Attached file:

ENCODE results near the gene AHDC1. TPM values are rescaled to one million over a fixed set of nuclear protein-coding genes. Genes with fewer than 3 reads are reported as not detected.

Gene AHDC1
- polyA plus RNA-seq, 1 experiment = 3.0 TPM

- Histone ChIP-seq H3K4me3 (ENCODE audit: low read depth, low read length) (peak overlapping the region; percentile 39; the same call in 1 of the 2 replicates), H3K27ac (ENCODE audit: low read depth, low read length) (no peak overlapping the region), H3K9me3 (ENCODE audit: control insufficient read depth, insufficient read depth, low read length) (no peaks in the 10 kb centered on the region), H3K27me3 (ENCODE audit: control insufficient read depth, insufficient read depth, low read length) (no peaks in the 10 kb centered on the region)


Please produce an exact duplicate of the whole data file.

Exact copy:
ENCODE results near the gene AHDC1. TPM values are rescaled to one million over a fixed set of nuclear protein-coding genes. Genes with fewer than 3 reads are reported as not detected.

Gene AHDC1
- polyA plus RNA-seq, 1 experiment = 3.0 TPM

- Histone ChIP-seq H3K4me3 (ENCODE audit: low read depth, low read length) (peak overlapping the region; percentile 39; the same call in 1 of the 2 replicates), H3K27ac (ENCODE audit: low read depth, low read length) (no peak overlapping the region), H3K9me3 (ENCODE audit: control insufficient read depth, insufficient read depth, low read length) (no peaks in the 10 kb centered on the region), H3K27me3 (ENCODE audit: control insufficient read depth, insufficient read depth, low read length) (no peaks in the 10 kb centered on the region)